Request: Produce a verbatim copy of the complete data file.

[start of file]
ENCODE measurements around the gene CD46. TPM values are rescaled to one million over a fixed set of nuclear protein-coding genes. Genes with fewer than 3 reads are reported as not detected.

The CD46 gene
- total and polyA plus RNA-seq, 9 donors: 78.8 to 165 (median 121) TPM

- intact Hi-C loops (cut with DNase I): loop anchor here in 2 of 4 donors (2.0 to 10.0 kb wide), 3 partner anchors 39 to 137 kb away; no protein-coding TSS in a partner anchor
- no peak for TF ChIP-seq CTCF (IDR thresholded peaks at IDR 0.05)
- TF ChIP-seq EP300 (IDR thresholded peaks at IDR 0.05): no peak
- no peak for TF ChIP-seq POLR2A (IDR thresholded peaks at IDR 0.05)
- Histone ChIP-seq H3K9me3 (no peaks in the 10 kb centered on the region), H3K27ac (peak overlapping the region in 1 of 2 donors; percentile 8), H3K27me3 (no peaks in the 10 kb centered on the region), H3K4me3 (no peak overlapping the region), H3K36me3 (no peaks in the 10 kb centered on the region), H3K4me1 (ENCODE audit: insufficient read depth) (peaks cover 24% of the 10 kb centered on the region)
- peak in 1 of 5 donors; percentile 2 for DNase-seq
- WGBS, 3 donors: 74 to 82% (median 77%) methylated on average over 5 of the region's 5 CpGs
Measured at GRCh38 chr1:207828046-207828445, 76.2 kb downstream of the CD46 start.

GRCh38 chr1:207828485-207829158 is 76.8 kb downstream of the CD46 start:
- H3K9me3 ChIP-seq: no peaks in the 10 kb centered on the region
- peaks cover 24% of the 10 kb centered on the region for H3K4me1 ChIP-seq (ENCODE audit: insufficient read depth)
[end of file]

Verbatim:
ENCODE measurements around the gene CD46. TPM values are rescaled to one million over a fixed set of nuclear protein-coding genes. Genes with fewer than 3 reads are reported as not detected.

The CD46 gene
- total and polyA plus RNA-seq, 9 donors: 78.8 to 165 (median 121) TPM

- intact Hi-C loops (cut with DNase I): loop anchor here in 2 of 4 donors (2.0 to 10.0 kb wide), 3 partner anchors 39 to 137 kb away; no protein-coding TSS in a partner anchor
- no peak for TF ChIP-seq CTCF (IDR thresholded peaks at IDR 0.05)
- TF ChIP-seq EP300 (IDR thresholded peaks at IDR 0.05): no peak
- no peak for TF ChIP-seq POLR2A (IDR thresholded peaks at IDR 0.05)
- Histone ChIP-seq H3K9me3 (no peaks in the 10 kb centered on the region), H3K27ac (peak overlapping the region in 1 of 2 donors; percentile 8), H3K27me3 (no peaks in the 10 kb centered on the region), H3K4me3 (no peak overlapping the region), H3K36me3 (no peaks in the 10 kb centered on the region), H3K4me1 (ENCODE audit: insufficient read depth) (peaks cover 24% of the 10 kb centered on the region)
- peak in 1 of 5 donors; percentile 2 for DNase-seq
- WGBS, 3 donors: 74 to 82% (median 77%) methylated on average over 5 of the region's 5 CpGs
Measured at GRCh38 chr1:207828046-207828445, 76.2 kb downstream of the CD46 start.

GRCh38 chr1:207828485-207829158 is 76.8 kb downstream of the CD46 start:
- H3K9me3 ChIP-seq: no peaks in the 10 kb centered on the region
- peaks cover 24% of the 10 kb centered on the region for H3K4me1 ChIP-seq (ENCODE audit: insufficient read depth)